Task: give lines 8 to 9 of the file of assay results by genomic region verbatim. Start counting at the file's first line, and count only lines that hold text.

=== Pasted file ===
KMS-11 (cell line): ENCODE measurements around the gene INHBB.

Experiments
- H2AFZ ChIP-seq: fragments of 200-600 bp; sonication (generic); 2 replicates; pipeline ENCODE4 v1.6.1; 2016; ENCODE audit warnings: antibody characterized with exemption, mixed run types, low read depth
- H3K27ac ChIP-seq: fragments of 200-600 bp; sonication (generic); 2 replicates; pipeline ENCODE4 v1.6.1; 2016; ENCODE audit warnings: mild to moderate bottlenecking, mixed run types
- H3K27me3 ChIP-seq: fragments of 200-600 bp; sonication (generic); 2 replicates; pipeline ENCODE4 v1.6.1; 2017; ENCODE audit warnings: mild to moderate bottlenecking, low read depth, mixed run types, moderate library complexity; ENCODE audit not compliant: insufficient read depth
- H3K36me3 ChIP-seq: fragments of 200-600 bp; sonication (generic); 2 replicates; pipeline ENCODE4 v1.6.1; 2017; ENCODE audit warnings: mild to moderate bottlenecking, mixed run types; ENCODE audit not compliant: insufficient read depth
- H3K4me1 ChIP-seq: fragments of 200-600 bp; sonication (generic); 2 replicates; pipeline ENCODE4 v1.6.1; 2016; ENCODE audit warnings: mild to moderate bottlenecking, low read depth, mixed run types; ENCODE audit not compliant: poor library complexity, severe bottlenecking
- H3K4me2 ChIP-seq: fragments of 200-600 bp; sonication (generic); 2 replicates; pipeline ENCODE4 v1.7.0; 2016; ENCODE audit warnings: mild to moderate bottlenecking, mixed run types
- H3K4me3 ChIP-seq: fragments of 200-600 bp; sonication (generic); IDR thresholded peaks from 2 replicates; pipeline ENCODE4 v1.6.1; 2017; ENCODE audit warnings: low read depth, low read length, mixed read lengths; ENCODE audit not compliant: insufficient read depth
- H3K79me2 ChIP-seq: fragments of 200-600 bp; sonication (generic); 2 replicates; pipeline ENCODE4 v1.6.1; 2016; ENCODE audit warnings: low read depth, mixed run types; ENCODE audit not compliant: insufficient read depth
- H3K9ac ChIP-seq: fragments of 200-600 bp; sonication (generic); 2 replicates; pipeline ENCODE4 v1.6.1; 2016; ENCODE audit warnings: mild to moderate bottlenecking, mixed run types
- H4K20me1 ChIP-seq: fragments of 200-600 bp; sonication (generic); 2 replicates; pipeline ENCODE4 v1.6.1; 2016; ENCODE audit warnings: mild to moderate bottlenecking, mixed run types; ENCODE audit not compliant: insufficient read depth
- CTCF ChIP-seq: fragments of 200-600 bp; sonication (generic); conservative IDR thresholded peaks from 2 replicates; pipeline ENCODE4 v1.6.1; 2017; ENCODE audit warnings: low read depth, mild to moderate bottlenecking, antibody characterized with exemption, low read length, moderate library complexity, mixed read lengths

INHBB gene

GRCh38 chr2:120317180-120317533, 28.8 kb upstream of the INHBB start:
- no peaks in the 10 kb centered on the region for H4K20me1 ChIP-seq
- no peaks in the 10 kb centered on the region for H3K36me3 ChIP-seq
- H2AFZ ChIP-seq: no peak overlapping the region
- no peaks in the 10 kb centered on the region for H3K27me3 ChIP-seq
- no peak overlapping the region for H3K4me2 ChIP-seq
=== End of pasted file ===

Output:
- H3K4me2 ChIP-seq: fragments of 200-600 bp; sonication (generic); 2 replicates; pipeline ENCODE4 v1.7.0; 2016; ENCODE audit warnings: mild to moderate bottlenecking, mixed run types
- H3K4me3 ChIP-seq: fragments of 200-600 bp; sonication (generic); IDR thresholded peaks from 2 replicates; pipeline ENCODE4 v1.6.1; 2017; ENCODE audit warnings: low read depth, low read length, mixed read lengths; ENCODE audit not compliant: insufficient read depth